Bus tickets can be purchased in the city from counters by the stadium, north of Yangon Central Railway Station. You will surely enjoy the process – normally nobody uses computer systems and when you need a ticket there are at least several people involved to discuss, to phone each other, to make a note in a notebook. But somehow it all functions quite ok – if you get your ticket, you will get a seat, too; do not worry.

There are several night buses from Yangon to Bagan leaving between 6pm and 9pm and one morning bus at 9am. They take about nine hours to get to Bagan, which is obviously much faster than trains do. But there are a couple of things to note before you take a bus to Bagan, though.

  • It can get freezing cold inside buses. As in many other hot countries, the Burmese tend to use excessive air-conditioning in buses. Do have some warm clothes at hand as even if blankets are provided, they are usually not enough.
  • Tickets sell quickly enough – book your ticket at least a couple of days in advance.
  • There are different classes of buses – from the very spartan and cheapest regular buses (from MMK15,000/USD11) to more comfortable VIP coaches (MMK26,000/USD19). You are unlikely to be able to have a nap in a regular bus as wooden benches instead of normal seats are not a rare case.
  • Buses usually make at least one stop en route for dinner. Expect locals to get out and eat with great appetite any time of night, be it midnight or small hours: meals are crucial!

Note that buses leaving Yangon in the evening arrive to Bagan early in the morning, between 3am and 5am. Try to buy a ticket for a bus leaving as late as possible to get to your destination at a more reasonable hour.

The new Highway bus station sits close to Bagan railway station, some 2.5 km past the airport. Shared taxis to Nyaung U are available for under MMK2,000, but you can as well walk 100m to the highway and flag down passing by transport. All the arriving buses are met by taxi drivers ‘Burma-style’ shouting out their prices and pushing you to get a ride with them. Prices offered tend to be ridiculously inflated. As in case with the airport and the railway station, your host can help to organize transfer at a better rate (about MMK5.000/USD5 per Nyaung U, a bit higher for New and Old Bagan).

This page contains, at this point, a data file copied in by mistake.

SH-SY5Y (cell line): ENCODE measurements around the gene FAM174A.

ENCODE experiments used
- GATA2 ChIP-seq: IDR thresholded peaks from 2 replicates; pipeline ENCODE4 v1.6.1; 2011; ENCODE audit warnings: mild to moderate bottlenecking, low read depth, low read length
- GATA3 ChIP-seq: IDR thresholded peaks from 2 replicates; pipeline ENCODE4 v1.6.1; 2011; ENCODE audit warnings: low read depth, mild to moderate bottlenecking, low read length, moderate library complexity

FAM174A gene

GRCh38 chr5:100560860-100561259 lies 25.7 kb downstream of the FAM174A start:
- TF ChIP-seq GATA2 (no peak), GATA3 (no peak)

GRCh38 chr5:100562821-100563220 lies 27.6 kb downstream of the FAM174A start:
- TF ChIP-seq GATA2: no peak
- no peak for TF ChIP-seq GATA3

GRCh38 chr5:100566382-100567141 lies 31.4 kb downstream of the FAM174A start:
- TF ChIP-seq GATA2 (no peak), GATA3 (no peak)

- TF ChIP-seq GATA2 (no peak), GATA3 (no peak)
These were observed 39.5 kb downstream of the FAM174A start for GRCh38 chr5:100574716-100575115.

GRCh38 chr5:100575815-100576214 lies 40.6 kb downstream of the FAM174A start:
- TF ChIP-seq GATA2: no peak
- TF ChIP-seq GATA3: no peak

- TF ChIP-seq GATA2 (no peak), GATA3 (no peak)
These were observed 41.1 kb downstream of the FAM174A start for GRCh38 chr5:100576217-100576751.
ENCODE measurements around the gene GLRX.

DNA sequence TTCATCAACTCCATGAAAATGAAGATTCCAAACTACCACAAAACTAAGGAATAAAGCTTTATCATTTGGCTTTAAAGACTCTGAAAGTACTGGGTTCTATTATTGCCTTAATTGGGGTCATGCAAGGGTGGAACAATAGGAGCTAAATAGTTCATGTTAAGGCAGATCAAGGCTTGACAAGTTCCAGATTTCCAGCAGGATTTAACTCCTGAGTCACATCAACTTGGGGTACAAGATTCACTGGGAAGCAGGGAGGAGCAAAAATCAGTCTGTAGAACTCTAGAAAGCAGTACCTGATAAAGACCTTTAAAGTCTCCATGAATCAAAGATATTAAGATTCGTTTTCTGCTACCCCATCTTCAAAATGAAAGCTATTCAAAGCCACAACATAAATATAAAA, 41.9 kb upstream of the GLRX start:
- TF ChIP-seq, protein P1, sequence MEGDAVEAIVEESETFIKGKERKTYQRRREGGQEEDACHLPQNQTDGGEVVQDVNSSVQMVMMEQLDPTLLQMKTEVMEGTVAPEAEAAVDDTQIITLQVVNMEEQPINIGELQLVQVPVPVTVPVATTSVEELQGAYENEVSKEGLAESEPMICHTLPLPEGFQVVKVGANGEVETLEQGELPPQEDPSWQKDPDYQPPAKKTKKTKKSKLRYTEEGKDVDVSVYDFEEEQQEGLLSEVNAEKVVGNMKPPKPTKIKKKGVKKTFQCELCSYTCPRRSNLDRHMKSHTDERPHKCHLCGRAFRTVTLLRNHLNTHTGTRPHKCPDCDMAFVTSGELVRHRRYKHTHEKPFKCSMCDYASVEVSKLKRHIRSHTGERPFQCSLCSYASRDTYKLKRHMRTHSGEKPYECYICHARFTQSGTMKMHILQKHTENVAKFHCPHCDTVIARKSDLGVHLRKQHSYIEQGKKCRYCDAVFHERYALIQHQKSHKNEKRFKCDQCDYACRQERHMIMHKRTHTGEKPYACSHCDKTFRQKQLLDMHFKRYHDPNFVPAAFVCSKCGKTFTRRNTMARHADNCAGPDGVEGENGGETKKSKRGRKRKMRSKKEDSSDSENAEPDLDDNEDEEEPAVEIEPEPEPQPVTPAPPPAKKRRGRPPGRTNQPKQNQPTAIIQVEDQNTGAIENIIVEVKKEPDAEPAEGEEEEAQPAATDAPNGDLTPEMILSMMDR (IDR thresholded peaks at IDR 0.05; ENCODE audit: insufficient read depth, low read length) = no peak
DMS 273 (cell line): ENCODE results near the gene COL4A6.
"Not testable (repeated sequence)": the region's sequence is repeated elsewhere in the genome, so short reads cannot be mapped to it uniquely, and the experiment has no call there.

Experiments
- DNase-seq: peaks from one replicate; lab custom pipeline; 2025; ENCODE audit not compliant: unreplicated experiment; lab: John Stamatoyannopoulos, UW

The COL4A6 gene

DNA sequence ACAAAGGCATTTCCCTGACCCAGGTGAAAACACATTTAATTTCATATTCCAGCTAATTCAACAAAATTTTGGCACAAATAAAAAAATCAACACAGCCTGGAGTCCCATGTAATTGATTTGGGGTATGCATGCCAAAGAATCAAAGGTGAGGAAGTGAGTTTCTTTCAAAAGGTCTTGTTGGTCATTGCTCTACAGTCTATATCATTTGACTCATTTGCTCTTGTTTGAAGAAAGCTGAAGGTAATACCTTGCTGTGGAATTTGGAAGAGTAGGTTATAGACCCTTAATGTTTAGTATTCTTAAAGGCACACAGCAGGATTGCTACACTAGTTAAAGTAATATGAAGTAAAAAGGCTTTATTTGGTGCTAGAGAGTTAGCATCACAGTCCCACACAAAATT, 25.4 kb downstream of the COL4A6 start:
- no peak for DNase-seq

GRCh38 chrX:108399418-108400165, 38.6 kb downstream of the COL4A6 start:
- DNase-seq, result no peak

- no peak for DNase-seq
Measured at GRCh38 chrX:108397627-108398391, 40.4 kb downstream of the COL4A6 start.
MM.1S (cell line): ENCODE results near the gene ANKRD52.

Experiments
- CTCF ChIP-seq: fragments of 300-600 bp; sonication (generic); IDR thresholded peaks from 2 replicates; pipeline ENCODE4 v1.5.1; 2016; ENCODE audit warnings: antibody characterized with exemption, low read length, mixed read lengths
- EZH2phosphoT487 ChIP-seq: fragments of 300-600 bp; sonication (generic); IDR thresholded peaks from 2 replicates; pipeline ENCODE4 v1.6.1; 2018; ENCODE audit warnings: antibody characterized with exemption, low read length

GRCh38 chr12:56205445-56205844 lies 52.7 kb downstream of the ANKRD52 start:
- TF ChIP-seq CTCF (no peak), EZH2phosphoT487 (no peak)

Flights from Yangon to Bagan

A handful of airline companies offer direct daily flights between Yangon and Bagan. Airfare is far from being cheap: tickets cost from USD110 and up for a one-hour flight. In low season, you can grab promotion fares offered by some travel agents (Yangon-Bagan for about USD80). Flying saves you a cheap bumpy bus trip or a devastatingly long train journey though.

Tip Views of the Bagan temples from above during landing (or taking off naturally) are amazing. It is really a good idea to ask for a window seat.

In Yangon, Yangon International airport lies 17 km north from the Central Railway Station. It is not served by public transport – to get there you have to take a taxi (MMK8,000/USD8). You still can cover the major part of the distance between the city and the airport by public bus – look for any bus heading to Sel Maing Kone or Maha Si (ask locals, otherwise you are unlikely to figure out which bus is ok for you) and then walk up Yangon Airport Road – it is 2.5 km to the terminal building. A taxi from the stop should cost you about USD1.

Bagan airport is located in Nyaung U, east of New and Old Bagan. The airport facilities are limited and do not include ATMs or exchange service – ensure you have enough local currency at hand. Taxi drivers at the airport ask between MMK5,000 and MMK8,000 for destinations in Nyaung U, New & Old Bagan. If you book your accommodation with one of the midrange or top hotels, check if they provide free transfer from the airport – many of them do.